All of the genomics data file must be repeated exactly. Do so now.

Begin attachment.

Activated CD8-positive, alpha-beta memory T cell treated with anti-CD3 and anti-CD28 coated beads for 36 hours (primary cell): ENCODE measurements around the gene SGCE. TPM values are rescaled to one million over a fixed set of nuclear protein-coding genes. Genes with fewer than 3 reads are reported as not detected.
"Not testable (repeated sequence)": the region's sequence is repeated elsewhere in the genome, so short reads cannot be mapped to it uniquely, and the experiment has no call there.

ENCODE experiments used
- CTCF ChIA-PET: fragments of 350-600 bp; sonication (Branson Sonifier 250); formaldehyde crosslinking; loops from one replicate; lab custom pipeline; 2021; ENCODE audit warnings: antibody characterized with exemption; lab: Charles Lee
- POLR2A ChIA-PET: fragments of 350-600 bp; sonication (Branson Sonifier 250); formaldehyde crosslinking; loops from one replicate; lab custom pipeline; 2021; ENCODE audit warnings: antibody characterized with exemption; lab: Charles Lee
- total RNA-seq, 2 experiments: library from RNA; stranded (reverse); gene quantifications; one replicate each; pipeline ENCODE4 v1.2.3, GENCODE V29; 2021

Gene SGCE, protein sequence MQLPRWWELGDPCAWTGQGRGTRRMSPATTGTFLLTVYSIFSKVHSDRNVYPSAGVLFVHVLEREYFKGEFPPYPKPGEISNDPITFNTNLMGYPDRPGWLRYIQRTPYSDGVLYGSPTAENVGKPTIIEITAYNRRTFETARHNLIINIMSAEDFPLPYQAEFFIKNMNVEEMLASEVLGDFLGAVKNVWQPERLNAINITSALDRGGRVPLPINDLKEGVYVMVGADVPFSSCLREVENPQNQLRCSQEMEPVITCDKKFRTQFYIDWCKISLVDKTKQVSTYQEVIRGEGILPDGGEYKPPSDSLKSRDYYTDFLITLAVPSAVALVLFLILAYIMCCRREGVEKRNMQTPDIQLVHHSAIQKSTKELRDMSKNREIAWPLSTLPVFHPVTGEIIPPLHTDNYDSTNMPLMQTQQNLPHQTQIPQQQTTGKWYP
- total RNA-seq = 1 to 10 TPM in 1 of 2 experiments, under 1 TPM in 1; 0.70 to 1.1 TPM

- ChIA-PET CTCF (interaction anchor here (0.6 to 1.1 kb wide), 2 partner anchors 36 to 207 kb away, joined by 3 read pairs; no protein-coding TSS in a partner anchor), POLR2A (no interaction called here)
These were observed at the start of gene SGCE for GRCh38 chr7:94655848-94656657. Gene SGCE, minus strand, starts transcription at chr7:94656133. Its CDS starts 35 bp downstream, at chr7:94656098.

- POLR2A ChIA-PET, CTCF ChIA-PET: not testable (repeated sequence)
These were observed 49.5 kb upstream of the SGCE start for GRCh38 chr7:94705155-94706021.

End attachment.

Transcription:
Activated CD8-positive, alpha-beta memory T cell treated with anti-CD3 and anti-CD28 coated beads for 36 hours (primary cell): ENCODE measurements around the gene SGCE. TPM values are rescaled to one million over a fixed set of nuclear protein-coding genes. Genes with fewer than 3 reads are reported as not detected.
"Not testable (repeated sequence)": the region's sequence is repeated elsewhere in the genome, so short reads cannot be mapped to it uniquely, and the experiment has no call there.

ENCODE experiments used
- CTCF ChIA-PET: fragments of 350-600 bp; sonication (Branson Sonifier 250); formaldehyde crosslinking; loops from one replicate; lab custom pipeline; 2021; ENCODE audit warnings: antibody characterized with exemption; lab: Charles Lee
- POLR2A ChIA-PET: fragments of 350-600 bp; sonication (Branson Sonifier 250); formaldehyde crosslinking; loops from one replicate; lab custom pipeline; 2021; ENCODE audit warnings: antibody characterized with exemption; lab: Charles Lee
- total RNA-seq, 2 experiments: library from RNA; stranded (reverse); gene quantifications; one replicate each; pipeline ENCODE4 v1.2.3, GENCODE V29; 2021

Gene SGCE, protein sequence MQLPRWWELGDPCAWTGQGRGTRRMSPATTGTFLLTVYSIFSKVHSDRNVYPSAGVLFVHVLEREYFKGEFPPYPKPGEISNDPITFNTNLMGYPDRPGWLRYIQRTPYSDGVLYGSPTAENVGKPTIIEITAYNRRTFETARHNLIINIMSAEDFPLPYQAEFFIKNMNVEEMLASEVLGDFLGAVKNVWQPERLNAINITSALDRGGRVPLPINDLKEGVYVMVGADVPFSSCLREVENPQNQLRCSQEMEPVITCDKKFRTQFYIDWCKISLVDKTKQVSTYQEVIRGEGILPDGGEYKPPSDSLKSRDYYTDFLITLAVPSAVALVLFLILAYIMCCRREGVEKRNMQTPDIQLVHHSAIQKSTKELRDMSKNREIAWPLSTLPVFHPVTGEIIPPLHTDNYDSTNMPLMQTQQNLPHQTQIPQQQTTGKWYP
- total RNA-seq = 1 to 10 TPM in 1 of 2 experiments, under 1 TPM in 1; 0.70 to 1.1 TPM

- ChIA-PET CTCF (interaction anchor here (0.6 to 1.1 kb wide), 2 partner anchors 36 to 207 kb away, joined by 3 read pairs; no protein-coding TSS in a partner anchor), POLR2A (no interaction called here)
These were observed at the start of gene SGCE for GRCh38 chr7:94655848-94656657. Gene SGCE, minus strand, starts transcription at chr7:94656133. Its CDS starts 35 bp downstream, at chr7:94656098.

- POLR2A ChIA-PET, CTCF ChIA-PET: not testable (repeated sequence)
These were observed 49.5 kb upstream of the SGCE start for GRCh38 chr7:94705155-94706021.